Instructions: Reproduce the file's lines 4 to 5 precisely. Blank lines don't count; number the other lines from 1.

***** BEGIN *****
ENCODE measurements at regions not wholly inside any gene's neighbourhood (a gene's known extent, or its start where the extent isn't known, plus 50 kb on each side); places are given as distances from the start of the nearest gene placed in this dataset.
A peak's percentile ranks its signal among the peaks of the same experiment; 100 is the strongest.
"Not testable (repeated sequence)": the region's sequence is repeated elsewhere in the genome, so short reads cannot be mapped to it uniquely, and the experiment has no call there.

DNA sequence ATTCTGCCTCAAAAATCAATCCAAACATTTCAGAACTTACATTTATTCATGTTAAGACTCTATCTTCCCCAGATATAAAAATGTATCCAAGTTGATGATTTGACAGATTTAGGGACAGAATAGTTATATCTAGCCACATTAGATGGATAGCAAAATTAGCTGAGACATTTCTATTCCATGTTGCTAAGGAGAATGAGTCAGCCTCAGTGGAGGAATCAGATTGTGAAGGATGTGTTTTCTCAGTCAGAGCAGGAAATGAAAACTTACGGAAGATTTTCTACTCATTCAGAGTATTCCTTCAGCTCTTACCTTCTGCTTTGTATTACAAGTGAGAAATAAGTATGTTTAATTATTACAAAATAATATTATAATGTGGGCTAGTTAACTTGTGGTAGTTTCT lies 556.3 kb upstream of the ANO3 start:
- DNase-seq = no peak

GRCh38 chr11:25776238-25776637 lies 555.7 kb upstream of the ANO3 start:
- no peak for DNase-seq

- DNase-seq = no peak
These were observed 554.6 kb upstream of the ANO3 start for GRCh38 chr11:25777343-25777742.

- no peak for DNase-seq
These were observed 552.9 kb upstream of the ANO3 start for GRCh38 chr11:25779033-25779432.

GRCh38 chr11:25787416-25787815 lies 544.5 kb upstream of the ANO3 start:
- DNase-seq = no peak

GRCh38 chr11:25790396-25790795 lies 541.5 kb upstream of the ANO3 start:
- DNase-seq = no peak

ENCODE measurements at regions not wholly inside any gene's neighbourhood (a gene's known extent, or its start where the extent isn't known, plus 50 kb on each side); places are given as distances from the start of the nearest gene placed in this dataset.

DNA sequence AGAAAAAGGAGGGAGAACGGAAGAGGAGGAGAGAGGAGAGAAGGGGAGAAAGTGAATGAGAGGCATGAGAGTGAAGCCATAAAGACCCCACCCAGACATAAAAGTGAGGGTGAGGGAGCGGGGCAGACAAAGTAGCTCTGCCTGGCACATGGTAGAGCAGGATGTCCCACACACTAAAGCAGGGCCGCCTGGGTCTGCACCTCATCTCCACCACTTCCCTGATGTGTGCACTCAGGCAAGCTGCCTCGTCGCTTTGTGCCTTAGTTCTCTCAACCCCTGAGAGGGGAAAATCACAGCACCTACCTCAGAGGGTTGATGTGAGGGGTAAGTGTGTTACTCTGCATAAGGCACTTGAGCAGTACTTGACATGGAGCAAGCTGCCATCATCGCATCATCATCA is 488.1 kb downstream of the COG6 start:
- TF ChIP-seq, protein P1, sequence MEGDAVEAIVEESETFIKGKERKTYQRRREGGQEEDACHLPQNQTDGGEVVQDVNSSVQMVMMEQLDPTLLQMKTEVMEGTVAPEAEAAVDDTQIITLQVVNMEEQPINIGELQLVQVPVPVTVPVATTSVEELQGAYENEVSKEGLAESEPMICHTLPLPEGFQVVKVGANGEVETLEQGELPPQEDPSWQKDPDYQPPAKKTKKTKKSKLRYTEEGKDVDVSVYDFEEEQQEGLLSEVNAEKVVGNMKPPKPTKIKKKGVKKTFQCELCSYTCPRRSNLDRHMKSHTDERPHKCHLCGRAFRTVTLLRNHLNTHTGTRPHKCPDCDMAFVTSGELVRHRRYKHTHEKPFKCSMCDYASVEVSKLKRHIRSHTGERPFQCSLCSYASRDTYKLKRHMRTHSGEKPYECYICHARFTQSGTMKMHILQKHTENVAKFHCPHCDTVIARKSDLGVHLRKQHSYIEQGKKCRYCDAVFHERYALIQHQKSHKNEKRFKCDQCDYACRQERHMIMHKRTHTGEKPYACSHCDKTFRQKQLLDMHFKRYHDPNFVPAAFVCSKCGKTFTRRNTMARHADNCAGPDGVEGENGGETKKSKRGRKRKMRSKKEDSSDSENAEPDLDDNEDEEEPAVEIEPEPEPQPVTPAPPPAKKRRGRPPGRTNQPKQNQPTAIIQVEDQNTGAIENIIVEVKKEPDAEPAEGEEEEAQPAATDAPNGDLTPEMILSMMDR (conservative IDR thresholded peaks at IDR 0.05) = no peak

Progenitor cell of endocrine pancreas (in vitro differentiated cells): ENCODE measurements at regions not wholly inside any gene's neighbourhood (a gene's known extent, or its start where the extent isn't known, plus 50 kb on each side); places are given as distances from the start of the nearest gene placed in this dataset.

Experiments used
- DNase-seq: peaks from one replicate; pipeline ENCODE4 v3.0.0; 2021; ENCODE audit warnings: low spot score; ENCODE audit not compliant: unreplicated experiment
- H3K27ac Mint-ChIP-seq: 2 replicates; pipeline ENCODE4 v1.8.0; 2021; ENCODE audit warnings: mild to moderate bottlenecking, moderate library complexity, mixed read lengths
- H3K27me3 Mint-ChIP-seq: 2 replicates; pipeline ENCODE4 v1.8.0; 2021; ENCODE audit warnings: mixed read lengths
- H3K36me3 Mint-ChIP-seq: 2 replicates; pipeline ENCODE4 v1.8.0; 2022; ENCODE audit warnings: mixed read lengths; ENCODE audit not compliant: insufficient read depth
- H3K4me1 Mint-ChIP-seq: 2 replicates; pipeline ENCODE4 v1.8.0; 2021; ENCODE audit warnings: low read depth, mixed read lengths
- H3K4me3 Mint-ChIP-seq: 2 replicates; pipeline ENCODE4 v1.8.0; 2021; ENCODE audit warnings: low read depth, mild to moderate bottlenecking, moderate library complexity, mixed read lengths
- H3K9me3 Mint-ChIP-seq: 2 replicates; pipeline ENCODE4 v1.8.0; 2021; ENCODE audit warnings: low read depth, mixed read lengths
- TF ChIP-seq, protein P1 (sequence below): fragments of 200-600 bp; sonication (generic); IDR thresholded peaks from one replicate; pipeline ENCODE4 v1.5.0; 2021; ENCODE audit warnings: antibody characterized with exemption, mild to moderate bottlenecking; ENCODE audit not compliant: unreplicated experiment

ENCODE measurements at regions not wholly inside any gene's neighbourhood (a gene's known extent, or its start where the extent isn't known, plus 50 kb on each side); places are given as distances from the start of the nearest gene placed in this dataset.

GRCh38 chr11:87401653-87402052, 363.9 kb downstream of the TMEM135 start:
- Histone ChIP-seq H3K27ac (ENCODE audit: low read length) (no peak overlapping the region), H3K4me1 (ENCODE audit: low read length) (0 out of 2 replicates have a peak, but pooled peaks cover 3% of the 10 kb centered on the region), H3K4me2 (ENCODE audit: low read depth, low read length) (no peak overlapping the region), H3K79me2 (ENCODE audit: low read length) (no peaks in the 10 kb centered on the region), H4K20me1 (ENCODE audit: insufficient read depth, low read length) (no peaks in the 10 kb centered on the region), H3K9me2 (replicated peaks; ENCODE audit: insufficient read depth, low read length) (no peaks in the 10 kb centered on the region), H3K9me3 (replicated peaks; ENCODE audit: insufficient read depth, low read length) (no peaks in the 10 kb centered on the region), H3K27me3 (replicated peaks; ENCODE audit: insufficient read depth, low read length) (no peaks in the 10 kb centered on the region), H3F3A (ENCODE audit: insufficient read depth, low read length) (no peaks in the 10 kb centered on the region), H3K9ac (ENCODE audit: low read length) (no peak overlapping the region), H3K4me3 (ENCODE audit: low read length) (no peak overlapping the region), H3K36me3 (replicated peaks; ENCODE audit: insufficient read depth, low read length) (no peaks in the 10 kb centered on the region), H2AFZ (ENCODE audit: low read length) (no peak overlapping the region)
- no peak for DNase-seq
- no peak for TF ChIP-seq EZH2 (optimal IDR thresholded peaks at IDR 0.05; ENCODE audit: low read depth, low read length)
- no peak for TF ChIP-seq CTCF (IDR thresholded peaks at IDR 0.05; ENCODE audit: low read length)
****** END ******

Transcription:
DNA sequence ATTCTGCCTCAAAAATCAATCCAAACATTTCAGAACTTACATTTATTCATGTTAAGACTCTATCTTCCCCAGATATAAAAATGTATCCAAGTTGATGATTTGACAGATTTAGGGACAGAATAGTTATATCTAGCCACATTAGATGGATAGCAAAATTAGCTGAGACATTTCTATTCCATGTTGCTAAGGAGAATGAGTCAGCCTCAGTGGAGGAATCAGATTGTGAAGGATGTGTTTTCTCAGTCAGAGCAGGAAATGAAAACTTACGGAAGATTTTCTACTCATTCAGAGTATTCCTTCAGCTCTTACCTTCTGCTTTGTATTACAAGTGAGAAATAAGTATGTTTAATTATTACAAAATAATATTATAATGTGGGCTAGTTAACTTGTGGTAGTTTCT lies 556.3 kb upstream of the ANO3 start:
- DNase-seq = no peak